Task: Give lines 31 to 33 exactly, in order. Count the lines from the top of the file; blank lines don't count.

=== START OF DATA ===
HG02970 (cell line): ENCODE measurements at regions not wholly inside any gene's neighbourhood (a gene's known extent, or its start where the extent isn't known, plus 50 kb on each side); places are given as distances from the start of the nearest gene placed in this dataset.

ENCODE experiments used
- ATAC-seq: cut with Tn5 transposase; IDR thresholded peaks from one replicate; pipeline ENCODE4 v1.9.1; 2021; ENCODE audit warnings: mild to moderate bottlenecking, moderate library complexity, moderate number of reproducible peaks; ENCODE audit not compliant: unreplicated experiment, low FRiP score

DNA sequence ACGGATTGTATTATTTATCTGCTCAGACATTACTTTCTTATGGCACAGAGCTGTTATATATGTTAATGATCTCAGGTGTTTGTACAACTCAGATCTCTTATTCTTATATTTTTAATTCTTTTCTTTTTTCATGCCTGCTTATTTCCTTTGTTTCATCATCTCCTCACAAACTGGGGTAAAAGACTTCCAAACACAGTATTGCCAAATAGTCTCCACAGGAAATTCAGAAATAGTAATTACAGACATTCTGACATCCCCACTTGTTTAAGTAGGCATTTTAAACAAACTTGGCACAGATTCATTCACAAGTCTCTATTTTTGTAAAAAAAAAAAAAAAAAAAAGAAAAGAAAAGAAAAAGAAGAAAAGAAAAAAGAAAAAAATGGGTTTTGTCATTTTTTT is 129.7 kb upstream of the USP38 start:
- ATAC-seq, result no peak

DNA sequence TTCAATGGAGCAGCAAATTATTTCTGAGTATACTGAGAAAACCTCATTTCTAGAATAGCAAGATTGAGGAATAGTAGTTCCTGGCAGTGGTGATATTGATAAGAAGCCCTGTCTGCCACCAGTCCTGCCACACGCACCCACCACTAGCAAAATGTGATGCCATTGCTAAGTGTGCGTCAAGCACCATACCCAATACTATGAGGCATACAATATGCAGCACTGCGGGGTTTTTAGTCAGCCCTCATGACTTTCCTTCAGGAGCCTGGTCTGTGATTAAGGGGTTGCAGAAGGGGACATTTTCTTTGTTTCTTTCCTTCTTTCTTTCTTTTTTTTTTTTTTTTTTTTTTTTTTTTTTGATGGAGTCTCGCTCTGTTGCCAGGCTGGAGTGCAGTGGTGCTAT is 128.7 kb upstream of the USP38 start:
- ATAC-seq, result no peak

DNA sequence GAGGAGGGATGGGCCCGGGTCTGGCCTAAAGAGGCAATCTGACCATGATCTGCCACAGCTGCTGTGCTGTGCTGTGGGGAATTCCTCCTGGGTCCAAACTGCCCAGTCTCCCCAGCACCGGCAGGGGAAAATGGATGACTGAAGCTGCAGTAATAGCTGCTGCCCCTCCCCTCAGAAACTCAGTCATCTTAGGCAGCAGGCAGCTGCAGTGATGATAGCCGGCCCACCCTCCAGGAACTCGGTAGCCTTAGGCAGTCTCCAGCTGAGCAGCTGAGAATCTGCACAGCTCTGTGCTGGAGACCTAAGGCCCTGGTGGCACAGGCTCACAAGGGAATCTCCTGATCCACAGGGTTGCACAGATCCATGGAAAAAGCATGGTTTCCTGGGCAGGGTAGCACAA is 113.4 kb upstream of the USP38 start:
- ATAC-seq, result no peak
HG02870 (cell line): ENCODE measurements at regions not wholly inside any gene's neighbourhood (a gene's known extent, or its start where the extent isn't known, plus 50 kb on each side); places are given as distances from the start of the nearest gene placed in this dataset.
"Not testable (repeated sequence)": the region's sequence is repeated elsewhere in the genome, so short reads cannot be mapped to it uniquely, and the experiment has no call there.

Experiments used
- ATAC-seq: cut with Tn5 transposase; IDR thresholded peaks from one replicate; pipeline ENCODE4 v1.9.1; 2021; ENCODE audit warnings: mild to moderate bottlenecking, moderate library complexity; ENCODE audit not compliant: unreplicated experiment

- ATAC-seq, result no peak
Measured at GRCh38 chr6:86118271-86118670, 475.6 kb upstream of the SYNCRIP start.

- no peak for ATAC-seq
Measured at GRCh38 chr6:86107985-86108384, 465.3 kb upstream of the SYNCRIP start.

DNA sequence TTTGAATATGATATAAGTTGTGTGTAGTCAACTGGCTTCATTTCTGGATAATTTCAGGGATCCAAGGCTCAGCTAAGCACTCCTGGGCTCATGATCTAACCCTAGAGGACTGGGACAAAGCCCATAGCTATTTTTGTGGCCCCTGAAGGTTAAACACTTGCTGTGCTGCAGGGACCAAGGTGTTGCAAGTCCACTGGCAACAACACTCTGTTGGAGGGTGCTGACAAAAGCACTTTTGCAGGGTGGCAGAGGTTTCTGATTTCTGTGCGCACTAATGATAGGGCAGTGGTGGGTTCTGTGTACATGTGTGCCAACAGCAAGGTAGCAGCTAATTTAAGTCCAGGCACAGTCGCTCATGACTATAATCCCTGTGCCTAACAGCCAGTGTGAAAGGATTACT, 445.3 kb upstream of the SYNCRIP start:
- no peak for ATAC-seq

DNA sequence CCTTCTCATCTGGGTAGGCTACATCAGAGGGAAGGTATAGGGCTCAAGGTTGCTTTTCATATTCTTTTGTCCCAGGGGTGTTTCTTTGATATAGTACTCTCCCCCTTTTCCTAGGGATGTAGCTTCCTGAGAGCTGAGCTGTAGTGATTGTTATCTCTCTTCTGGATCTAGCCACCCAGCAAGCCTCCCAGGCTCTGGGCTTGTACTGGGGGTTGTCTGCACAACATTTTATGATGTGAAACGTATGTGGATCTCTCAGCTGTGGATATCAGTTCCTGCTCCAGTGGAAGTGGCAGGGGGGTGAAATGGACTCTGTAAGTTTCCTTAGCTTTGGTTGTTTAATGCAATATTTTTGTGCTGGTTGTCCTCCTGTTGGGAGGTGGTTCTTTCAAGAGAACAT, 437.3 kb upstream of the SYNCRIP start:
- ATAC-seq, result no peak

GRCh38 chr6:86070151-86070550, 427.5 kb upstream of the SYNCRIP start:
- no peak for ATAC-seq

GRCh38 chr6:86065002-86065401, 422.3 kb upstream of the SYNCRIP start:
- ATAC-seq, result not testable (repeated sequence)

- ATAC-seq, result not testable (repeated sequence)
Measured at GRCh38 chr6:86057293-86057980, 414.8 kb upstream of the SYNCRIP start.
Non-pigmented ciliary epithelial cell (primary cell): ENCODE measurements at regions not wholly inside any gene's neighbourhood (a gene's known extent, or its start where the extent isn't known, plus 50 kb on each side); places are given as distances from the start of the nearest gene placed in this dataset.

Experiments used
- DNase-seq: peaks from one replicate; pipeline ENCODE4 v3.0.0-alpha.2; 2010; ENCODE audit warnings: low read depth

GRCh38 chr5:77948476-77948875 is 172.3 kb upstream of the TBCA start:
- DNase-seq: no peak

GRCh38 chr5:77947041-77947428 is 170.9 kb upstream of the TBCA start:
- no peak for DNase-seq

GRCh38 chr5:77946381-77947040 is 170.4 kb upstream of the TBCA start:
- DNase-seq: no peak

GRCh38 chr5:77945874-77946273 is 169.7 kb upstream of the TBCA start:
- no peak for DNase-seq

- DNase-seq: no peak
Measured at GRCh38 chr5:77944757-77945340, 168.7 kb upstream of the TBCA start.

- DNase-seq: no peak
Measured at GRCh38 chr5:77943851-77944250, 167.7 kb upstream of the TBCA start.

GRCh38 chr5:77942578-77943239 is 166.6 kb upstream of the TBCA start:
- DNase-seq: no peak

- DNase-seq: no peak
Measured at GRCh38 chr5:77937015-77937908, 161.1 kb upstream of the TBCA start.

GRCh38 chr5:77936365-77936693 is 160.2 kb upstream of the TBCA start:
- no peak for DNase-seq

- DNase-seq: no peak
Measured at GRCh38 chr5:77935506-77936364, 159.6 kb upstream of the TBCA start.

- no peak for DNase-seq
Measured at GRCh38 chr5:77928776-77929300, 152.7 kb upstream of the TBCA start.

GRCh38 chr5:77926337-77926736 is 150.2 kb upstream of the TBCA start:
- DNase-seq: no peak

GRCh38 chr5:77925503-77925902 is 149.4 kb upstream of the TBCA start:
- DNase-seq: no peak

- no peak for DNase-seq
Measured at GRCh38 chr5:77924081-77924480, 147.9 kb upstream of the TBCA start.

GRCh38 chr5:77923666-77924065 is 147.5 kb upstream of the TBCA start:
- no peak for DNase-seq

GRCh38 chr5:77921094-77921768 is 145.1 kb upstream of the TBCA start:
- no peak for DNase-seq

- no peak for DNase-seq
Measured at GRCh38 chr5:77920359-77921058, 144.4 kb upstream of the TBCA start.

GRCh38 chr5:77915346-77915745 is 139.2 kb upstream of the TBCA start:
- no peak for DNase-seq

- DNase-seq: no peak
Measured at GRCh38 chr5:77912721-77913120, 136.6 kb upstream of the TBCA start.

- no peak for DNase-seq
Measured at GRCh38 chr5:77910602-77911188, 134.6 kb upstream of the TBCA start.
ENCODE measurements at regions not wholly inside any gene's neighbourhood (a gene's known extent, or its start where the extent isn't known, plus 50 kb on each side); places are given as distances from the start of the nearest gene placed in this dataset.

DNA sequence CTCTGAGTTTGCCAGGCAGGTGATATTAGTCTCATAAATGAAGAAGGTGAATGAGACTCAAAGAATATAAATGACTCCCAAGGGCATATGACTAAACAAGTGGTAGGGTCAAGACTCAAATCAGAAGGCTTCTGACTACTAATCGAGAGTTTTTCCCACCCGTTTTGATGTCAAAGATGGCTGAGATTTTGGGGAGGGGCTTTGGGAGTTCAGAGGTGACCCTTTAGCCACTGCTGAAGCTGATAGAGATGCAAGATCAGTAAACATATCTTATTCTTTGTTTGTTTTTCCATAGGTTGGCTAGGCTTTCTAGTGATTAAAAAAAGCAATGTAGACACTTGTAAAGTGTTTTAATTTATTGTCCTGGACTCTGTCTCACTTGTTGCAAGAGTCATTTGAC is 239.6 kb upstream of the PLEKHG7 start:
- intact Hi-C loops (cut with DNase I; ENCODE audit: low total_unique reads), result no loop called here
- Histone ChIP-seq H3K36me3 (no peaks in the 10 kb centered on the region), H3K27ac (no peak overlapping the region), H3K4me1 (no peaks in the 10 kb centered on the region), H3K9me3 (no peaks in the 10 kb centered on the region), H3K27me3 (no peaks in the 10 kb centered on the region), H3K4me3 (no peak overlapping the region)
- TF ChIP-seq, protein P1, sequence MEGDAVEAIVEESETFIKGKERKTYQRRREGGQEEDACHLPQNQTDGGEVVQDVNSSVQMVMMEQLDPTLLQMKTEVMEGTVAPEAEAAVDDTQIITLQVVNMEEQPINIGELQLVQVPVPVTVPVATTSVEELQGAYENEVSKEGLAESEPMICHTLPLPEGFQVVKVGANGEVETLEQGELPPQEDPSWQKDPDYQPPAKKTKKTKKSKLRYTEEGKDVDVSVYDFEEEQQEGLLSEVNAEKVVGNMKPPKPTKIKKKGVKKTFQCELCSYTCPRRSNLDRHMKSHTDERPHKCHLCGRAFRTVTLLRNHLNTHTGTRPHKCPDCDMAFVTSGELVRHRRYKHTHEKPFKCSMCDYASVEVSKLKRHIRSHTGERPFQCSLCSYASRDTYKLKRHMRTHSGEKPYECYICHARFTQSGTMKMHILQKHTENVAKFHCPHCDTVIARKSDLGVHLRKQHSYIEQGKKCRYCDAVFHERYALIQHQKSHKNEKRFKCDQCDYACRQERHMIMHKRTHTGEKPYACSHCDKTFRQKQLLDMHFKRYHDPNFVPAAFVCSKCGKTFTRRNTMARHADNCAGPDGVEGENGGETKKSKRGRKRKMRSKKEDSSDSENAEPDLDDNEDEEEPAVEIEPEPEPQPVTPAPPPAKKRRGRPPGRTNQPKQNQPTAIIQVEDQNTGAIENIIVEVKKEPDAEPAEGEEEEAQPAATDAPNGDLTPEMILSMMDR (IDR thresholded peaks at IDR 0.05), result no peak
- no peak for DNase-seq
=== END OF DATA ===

GRCh38 chr5:77948476-77948875 is 172.3 kb upstream of the TBCA start:
- DNase-seq: no peak

GRCh38 chr5:77947041-77947428 is 170.9 kb upstream of the TBCA start: